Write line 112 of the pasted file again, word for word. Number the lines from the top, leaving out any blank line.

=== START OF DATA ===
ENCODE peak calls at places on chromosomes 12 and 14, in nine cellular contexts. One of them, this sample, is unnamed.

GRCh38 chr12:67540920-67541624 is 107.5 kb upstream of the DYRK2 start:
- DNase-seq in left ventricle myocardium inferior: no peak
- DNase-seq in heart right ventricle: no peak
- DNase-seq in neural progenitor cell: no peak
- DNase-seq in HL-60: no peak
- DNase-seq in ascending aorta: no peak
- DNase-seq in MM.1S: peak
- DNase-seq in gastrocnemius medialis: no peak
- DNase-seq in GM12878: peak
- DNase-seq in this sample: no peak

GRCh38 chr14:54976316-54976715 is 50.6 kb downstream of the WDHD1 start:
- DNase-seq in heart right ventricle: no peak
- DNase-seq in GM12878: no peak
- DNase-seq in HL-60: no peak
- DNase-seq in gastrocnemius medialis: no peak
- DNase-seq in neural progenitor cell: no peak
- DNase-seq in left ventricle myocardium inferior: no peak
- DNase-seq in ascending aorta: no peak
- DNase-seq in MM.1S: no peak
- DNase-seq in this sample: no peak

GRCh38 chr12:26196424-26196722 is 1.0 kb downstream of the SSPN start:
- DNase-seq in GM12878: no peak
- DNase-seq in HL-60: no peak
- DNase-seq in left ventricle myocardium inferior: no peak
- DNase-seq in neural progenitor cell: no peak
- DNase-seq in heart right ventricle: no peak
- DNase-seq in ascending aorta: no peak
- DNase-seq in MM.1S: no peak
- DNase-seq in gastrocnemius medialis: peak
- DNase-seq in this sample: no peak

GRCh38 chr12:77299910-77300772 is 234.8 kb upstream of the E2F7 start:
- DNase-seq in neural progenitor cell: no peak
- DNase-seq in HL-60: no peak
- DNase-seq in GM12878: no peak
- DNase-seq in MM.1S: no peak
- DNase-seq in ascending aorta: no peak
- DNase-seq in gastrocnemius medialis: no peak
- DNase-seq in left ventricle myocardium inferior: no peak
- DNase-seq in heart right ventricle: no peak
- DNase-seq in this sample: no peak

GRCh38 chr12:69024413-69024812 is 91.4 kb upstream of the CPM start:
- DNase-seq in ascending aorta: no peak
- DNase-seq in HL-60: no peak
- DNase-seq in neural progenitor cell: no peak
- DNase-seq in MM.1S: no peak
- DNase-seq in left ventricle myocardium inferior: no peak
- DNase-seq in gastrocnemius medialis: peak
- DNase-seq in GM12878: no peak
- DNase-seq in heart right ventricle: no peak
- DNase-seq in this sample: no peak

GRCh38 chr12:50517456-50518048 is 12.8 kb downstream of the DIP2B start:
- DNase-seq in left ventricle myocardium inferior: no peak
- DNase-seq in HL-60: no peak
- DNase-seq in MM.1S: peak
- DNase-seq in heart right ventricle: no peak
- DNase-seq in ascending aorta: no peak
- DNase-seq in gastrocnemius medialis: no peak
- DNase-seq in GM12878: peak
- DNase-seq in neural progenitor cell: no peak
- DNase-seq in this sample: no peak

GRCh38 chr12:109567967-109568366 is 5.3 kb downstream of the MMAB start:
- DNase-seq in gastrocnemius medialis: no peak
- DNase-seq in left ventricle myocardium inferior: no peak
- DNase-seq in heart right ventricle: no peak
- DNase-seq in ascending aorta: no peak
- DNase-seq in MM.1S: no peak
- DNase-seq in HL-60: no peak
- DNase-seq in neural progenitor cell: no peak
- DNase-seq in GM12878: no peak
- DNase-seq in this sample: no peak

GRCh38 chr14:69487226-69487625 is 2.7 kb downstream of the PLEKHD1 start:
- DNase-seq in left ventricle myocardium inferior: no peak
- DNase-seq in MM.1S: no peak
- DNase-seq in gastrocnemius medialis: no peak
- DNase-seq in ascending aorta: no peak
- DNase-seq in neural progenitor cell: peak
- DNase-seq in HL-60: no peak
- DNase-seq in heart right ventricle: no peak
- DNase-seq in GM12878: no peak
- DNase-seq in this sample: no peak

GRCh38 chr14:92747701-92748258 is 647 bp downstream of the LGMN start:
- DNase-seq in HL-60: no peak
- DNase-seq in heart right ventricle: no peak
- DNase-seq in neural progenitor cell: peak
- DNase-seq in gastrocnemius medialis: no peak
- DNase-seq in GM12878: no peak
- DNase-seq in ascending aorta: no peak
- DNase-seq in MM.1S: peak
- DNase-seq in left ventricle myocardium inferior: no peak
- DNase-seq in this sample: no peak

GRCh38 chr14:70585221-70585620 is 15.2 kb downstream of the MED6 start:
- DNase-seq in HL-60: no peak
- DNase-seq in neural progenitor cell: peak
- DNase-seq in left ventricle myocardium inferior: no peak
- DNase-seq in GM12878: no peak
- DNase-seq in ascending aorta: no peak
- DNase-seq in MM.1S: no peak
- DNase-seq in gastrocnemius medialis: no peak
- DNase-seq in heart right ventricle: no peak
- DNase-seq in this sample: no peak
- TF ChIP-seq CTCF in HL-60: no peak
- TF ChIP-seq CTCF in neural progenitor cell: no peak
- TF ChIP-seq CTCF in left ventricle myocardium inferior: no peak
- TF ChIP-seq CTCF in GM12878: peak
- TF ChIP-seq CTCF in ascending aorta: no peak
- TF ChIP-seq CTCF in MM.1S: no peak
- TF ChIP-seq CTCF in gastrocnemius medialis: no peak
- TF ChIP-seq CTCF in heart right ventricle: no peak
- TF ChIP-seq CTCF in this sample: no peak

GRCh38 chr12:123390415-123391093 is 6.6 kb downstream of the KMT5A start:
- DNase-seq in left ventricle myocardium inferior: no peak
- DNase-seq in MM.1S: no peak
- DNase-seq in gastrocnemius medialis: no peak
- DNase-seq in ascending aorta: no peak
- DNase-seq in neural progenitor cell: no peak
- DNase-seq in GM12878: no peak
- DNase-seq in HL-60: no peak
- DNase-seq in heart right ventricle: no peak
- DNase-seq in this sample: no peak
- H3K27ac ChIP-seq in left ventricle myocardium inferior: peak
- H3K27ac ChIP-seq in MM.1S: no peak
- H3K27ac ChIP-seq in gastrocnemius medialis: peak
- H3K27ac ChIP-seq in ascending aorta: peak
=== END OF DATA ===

- DNase-seq in left ventricle myocardium inferior: no peak